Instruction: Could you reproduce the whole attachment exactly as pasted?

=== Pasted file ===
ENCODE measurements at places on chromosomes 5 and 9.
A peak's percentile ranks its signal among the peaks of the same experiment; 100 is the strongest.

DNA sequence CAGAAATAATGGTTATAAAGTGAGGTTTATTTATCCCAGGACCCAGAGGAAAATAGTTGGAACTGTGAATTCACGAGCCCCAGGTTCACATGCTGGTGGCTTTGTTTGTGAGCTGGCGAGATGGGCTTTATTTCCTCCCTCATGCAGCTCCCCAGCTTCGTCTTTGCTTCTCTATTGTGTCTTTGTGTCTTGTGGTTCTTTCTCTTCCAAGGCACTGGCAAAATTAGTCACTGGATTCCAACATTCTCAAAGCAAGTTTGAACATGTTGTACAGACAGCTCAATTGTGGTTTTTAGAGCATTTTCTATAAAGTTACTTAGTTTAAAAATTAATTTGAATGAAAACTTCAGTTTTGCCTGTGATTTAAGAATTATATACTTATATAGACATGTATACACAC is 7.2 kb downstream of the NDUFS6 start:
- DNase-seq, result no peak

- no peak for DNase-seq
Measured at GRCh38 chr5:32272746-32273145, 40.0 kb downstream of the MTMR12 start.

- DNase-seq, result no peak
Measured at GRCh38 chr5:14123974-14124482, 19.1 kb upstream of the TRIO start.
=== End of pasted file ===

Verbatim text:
ENCODE measurements at places on chromosomes 5 and 9.
A peak's percentile ranks its signal among the peaks of the same experiment; 100 is the strongest.

DNA sequence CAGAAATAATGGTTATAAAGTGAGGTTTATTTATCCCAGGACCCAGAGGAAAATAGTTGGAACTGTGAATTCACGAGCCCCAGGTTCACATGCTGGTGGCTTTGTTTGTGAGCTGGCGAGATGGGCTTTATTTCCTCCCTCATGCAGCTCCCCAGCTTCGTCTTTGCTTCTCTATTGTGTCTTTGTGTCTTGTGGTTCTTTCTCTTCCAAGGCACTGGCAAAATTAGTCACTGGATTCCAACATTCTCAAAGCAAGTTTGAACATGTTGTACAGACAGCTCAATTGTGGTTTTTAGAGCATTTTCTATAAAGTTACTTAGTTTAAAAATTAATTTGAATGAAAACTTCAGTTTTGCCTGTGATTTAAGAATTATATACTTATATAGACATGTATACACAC is 7.2 kb downstream of the NDUFS6 start:
- DNase-seq, result no peak

- no peak for DNase-seq
Measured at GRCh38 chr5:32272746-32273145, 40.0 kb downstream of the MTMR12 start.

- DNase-seq, result no peak
Measured at GRCh38 chr5:14123974-14124482, 19.1 kb upstream of the TRIO start.